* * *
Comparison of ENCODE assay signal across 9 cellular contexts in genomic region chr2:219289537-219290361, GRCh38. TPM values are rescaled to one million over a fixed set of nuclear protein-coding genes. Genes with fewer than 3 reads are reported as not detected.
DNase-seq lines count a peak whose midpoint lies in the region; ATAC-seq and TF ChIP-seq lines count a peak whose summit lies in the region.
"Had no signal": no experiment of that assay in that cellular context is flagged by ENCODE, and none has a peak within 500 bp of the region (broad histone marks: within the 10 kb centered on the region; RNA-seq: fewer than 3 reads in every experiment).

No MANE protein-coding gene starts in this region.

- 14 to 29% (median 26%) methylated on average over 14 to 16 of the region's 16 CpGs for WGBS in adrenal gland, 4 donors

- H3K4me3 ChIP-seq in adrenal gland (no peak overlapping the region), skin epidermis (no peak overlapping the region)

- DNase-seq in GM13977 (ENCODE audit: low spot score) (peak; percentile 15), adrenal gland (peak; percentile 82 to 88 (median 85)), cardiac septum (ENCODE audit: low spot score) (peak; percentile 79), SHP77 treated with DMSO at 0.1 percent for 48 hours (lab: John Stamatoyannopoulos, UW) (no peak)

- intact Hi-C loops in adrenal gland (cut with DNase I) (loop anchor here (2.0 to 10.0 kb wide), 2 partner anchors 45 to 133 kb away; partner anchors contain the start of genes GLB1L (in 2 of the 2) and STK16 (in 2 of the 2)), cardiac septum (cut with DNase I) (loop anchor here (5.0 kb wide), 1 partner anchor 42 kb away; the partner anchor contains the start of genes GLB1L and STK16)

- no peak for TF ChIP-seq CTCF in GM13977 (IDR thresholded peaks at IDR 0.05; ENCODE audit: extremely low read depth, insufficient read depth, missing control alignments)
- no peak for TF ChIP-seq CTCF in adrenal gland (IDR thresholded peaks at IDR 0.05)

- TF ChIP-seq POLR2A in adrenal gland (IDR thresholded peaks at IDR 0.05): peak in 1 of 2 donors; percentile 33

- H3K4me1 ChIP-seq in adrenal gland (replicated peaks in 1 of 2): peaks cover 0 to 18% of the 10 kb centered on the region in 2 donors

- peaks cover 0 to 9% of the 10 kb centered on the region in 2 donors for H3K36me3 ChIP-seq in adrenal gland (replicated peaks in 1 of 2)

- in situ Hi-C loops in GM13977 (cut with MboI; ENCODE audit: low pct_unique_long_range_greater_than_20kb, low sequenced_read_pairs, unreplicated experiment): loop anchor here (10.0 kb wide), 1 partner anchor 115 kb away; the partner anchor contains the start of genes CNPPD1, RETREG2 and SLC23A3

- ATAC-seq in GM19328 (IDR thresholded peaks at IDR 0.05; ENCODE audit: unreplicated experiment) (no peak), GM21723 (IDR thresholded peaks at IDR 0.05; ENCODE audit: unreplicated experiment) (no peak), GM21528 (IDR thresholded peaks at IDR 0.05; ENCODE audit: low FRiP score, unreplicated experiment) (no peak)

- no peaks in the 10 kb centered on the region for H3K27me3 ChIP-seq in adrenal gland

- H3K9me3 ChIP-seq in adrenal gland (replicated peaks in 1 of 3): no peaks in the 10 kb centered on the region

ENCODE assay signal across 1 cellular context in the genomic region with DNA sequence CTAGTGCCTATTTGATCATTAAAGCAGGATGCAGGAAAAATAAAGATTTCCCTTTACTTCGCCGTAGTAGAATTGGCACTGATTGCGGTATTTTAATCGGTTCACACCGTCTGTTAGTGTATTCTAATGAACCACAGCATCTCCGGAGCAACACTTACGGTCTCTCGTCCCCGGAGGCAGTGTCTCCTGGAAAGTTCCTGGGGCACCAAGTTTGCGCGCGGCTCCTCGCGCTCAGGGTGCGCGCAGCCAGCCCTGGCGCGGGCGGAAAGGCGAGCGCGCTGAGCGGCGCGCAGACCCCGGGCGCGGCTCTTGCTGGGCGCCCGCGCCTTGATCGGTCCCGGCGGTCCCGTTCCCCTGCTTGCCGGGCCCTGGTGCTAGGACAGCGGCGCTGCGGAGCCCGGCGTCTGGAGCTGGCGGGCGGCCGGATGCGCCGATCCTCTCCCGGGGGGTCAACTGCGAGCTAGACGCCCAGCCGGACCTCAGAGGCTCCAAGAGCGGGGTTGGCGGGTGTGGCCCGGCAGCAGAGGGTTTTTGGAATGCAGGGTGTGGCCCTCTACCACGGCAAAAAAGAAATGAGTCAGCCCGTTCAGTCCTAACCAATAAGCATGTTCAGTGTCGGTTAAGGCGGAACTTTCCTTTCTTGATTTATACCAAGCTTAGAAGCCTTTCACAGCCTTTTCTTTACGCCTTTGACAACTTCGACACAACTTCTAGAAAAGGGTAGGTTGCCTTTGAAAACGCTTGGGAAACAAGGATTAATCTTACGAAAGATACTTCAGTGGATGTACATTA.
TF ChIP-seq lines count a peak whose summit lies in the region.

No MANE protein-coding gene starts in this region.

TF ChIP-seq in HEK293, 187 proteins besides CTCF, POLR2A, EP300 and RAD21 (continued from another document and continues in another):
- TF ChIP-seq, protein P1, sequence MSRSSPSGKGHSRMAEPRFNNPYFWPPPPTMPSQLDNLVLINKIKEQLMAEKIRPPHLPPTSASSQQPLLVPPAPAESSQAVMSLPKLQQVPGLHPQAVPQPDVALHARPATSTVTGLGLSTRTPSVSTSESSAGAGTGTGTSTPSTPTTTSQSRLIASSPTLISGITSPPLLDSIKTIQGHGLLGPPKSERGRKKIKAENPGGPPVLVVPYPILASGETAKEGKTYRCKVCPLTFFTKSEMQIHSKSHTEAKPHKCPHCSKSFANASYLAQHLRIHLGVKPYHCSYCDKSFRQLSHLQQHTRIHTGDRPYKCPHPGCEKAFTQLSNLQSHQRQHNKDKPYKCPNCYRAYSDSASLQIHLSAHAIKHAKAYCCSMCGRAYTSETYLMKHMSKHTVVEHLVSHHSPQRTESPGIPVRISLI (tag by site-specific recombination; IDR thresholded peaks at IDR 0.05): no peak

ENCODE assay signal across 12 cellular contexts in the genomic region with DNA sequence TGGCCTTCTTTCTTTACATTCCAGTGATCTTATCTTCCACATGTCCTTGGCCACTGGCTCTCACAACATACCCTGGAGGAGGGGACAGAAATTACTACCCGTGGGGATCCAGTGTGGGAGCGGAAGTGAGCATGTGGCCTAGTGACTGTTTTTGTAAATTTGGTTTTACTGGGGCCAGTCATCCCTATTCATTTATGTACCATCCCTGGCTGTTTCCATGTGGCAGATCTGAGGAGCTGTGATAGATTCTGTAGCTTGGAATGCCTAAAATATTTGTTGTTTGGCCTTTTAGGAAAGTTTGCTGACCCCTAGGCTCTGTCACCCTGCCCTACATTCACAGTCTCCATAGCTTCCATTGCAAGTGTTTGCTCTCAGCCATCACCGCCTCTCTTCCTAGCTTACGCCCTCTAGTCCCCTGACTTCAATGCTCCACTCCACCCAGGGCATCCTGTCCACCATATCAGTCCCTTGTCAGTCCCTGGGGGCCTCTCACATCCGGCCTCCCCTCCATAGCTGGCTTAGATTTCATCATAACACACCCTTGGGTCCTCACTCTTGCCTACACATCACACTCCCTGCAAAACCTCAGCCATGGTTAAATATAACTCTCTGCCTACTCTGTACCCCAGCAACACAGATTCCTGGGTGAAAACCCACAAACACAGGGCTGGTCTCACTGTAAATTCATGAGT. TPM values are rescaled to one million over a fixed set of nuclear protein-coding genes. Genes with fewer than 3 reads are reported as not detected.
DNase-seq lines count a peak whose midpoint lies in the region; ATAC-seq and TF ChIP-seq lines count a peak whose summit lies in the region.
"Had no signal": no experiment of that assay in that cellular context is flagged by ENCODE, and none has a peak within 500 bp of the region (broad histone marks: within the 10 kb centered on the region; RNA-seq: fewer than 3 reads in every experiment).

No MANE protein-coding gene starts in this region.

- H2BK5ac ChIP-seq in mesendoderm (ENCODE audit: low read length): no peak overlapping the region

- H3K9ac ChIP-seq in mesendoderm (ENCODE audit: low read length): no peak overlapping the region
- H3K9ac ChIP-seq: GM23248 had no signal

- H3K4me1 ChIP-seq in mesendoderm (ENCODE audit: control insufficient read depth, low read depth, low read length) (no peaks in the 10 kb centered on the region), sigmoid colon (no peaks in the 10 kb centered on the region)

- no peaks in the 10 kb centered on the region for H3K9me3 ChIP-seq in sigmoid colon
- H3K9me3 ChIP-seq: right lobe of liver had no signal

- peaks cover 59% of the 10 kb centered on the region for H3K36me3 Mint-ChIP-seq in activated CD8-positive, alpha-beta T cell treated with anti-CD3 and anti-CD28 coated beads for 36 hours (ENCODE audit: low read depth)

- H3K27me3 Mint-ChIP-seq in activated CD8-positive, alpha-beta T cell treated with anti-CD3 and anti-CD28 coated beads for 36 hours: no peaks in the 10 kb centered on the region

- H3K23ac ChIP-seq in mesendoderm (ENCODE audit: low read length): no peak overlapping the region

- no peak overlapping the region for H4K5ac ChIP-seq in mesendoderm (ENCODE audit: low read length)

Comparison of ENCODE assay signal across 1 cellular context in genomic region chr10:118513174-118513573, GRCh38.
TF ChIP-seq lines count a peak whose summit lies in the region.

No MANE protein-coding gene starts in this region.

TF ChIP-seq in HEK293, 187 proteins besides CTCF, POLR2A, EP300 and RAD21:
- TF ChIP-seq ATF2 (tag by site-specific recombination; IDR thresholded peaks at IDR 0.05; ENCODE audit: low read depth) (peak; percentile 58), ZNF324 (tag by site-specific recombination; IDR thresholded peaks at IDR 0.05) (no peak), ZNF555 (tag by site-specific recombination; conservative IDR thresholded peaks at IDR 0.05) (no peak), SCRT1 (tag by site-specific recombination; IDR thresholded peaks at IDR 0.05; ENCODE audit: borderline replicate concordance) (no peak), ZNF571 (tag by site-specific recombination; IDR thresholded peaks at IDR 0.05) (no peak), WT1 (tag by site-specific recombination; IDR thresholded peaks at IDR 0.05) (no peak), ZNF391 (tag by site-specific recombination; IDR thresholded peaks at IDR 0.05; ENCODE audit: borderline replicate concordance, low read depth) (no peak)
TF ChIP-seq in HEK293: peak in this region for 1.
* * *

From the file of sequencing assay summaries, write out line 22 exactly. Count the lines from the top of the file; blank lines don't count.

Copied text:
- TF ChIP-seq, protein P1, sequence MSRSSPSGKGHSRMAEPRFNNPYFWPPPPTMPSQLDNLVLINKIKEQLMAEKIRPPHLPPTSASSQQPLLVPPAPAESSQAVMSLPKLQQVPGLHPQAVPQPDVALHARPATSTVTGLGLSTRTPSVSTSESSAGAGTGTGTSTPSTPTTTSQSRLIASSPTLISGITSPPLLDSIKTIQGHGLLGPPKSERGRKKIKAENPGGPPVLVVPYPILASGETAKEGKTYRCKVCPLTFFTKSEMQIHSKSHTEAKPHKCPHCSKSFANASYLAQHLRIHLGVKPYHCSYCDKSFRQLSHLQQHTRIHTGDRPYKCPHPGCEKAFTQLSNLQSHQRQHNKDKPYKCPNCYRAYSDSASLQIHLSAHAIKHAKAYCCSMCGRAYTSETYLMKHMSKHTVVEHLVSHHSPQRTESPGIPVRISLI (tag by site-specific recombination; IDR thresholded peaks at IDR 0.05): no peak